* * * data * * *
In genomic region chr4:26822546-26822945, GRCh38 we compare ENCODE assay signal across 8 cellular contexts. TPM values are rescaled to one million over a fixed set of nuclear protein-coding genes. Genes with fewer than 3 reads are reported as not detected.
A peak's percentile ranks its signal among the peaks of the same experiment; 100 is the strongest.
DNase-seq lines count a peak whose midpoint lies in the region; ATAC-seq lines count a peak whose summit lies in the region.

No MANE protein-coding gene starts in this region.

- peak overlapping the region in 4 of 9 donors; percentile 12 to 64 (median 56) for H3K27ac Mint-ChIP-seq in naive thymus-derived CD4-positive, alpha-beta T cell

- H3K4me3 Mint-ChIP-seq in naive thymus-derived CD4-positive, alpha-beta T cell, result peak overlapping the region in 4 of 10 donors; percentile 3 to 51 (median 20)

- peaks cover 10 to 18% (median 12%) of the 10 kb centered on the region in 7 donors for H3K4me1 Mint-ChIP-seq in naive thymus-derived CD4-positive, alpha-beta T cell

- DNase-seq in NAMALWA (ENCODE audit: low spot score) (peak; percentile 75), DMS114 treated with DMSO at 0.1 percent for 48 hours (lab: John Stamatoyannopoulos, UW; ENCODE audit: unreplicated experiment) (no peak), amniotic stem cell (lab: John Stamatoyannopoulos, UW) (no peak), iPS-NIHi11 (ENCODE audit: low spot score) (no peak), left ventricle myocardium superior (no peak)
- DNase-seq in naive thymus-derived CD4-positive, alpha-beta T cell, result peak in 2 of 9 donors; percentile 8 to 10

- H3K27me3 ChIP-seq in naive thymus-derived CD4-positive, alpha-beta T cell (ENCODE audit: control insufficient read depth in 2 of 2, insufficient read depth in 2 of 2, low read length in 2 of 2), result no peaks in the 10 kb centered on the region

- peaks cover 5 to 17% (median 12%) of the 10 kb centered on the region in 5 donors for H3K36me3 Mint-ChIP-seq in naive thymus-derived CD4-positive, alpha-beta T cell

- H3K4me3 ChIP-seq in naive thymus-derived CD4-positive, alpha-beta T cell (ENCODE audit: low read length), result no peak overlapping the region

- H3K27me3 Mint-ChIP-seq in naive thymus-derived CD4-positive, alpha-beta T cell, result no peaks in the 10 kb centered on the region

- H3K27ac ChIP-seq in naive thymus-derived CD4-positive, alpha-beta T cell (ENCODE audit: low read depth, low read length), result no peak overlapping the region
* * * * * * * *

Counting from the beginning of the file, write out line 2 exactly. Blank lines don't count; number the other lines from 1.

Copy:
A peak's percentile ranks its signal among the peaks of the same experiment; 100 is the strongest.